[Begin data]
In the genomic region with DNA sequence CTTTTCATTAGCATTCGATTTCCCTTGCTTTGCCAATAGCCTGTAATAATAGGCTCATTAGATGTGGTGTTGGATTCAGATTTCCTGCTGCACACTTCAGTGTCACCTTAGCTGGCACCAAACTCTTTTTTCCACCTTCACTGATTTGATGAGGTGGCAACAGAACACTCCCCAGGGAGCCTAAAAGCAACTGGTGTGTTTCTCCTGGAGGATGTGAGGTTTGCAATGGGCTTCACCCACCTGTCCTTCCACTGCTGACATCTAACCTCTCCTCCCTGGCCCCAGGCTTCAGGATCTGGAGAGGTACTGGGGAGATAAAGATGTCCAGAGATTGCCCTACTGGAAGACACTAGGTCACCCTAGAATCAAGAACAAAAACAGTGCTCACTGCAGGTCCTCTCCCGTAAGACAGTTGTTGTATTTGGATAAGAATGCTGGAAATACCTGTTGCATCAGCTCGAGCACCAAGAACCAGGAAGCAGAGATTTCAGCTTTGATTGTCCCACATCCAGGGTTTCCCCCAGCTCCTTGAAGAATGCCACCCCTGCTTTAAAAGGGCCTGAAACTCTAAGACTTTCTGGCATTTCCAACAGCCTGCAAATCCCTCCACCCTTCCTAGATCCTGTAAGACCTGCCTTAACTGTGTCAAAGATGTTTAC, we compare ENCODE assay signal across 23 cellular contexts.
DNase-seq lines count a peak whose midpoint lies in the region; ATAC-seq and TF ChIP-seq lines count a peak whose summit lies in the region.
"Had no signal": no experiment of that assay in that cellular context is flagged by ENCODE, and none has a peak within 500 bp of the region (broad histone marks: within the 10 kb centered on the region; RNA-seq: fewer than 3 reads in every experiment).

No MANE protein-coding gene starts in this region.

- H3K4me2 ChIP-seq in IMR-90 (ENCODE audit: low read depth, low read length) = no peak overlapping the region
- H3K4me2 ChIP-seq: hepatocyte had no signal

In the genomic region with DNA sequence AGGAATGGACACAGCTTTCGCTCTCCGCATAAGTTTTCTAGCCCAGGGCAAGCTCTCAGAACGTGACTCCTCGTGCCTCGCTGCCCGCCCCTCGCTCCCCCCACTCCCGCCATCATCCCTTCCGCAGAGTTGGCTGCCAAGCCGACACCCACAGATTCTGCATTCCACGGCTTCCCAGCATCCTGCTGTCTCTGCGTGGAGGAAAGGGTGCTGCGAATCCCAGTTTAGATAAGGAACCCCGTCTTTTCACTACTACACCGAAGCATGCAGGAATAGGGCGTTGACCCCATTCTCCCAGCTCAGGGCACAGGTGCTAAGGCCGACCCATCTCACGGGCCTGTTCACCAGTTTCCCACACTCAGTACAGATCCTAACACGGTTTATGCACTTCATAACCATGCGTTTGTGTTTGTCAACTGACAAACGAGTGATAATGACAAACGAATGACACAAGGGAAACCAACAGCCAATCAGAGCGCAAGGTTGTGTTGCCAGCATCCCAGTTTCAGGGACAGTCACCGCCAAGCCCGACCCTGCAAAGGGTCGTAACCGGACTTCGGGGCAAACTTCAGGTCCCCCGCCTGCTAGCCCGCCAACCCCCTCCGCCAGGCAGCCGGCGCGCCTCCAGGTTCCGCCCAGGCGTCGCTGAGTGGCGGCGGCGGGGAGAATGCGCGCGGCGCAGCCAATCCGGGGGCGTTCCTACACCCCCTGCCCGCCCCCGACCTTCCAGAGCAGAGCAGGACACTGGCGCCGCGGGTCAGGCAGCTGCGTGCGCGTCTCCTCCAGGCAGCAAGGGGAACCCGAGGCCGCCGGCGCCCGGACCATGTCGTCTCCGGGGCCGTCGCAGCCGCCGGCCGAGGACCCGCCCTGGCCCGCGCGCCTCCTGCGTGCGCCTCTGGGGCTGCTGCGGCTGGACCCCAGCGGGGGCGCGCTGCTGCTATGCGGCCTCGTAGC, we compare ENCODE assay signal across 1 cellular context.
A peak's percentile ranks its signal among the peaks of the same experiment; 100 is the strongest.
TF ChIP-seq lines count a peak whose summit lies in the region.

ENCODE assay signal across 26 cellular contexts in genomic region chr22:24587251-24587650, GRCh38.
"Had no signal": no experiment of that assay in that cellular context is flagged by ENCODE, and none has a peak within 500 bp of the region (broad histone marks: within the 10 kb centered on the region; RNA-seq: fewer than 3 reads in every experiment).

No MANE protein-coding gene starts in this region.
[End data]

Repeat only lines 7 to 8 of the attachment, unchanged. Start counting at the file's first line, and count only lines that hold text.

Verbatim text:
In the genomic region with DNA sequence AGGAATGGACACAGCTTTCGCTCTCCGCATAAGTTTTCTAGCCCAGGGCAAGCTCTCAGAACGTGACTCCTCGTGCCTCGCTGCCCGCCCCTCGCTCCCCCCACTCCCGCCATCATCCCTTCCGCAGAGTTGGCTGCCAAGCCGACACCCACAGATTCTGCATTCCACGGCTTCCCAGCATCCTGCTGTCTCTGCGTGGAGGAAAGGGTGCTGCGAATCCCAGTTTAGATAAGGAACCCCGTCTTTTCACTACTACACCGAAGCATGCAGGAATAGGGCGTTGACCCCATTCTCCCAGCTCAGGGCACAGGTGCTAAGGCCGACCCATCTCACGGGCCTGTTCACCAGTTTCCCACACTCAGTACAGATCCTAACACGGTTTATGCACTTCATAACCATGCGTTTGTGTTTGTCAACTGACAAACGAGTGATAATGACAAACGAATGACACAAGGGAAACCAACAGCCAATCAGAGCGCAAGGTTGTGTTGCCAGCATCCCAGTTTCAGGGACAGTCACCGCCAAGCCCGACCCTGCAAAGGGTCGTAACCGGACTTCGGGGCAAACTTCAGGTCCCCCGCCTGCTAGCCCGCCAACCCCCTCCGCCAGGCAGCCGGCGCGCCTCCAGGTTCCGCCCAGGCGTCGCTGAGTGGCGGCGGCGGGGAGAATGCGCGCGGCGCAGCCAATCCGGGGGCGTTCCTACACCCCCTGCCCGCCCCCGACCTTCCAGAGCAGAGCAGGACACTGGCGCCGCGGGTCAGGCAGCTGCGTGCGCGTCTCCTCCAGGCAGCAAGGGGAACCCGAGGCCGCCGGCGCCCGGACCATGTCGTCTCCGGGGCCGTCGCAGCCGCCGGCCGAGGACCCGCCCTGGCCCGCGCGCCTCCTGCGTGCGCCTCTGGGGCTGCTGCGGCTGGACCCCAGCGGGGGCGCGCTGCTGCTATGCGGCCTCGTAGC, we compare ENCODE assay signal across 1 cellular context.
A peak's percentile ranks its signal among the peaks of the same experiment; 100 is the strongest.